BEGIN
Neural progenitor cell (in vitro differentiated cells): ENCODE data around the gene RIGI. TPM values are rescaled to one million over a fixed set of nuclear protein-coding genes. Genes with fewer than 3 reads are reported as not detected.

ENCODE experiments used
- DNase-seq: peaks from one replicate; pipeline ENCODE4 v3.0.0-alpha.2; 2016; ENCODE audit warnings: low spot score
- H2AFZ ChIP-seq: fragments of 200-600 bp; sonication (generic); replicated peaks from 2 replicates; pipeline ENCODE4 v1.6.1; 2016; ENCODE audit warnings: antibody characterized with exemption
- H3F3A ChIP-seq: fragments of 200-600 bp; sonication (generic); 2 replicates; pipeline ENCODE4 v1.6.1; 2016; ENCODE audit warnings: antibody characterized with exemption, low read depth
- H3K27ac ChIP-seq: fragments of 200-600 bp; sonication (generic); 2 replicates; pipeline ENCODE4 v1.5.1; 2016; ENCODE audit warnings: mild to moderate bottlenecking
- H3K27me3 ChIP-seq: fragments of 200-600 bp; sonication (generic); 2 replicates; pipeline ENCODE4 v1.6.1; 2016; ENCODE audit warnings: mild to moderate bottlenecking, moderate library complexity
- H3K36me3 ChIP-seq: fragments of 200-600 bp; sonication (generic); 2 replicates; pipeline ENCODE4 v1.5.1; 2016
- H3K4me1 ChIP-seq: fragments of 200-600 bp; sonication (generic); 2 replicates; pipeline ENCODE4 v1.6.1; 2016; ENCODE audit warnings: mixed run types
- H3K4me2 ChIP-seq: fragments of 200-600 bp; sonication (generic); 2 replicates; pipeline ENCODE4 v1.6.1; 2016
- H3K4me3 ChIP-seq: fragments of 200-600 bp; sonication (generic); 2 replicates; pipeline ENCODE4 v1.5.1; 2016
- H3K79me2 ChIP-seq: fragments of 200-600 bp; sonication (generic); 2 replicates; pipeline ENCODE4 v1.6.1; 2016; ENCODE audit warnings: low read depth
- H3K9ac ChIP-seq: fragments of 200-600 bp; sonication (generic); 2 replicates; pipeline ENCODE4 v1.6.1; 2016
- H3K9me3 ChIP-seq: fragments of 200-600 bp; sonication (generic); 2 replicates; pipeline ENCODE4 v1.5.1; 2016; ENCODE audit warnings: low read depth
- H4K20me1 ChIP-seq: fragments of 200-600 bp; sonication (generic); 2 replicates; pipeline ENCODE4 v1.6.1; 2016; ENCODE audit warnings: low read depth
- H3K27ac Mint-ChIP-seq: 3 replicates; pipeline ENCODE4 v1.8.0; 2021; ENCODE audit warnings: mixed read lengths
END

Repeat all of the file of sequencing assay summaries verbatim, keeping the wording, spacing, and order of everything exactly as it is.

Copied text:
Neural progenitor cell (in vitro differentiated cells): ENCODE data around the gene RIGI. TPM values are rescaled to one million over a fixed set of nuclear protein-coding genes. Genes with fewer than 3 reads are reported as not detected.

ENCODE experiments used
- DNase-seq: peaks from one replicate; pipeline ENCODE4 v3.0.0-alpha.2; 2016; ENCODE audit warnings: low spot score
- H2AFZ ChIP-seq: fragments of 200-600 bp; sonication (generic); replicated peaks from 2 replicates; pipeline ENCODE4 v1.6.1; 2016; ENCODE audit warnings: antibody characterized with exemption
- H3F3A ChIP-seq: fragments of 200-600 bp; sonication (generic); 2 replicates; pipeline ENCODE4 v1.6.1; 2016; ENCODE audit warnings: antibody characterized with exemption, low read depth
- H3K27ac ChIP-seq: fragments of 200-600 bp; sonication (generic); 2 replicates; pipeline ENCODE4 v1.5.1; 2016; ENCODE audit warnings: mild to moderate bottlenecking
- H3K27me3 ChIP-seq: fragments of 200-600 bp; sonication (generic); 2 replicates; pipeline ENCODE4 v1.6.1; 2016; ENCODE audit warnings: mild to moderate bottlenecking, moderate library complexity
- H3K36me3 ChIP-seq: fragments of 200-600 bp; sonication (generic); 2 replicates; pipeline ENCODE4 v1.5.1; 2016
- H3K4me1 ChIP-seq: fragments of 200-600 bp; sonication (generic); 2 replicates; pipeline ENCODE4 v1.6.1; 2016; ENCODE audit warnings: mixed run types
- H3K4me2 ChIP-seq: fragments of 200-600 bp; sonication (generic); 2 replicates; pipeline ENCODE4 v1.6.1; 2016
- H3K4me3 ChIP-seq: fragments of 200-600 bp; sonication (generic); 2 replicates; pipeline ENCODE4 v1.5.1; 2016
- H3K79me2 ChIP-seq: fragments of 200-600 bp; sonication (generic); 2 replicates; pipeline ENCODE4 v1.6.1; 2016; ENCODE audit warnings: low read depth
- H3K9ac ChIP-seq: fragments of 200-600 bp; sonication (generic); 2 replicates; pipeline ENCODE4 v1.6.1; 2016
- H3K9me3 ChIP-seq: fragments of 200-600 bp; sonication (generic); 2 replicates; pipeline ENCODE4 v1.5.1; 2016; ENCODE audit warnings: low read depth
- H4K20me1 ChIP-seq: fragments of 200-600 bp; sonication (generic); 2 replicates; pipeline ENCODE4 v1.6.1; 2016; ENCODE audit warnings: low read depth
- H3K27ac Mint-ChIP-seq: 3 replicates; pipeline ENCODE4 v1.8.0; 2021; ENCODE audit warnings: mixed read lengths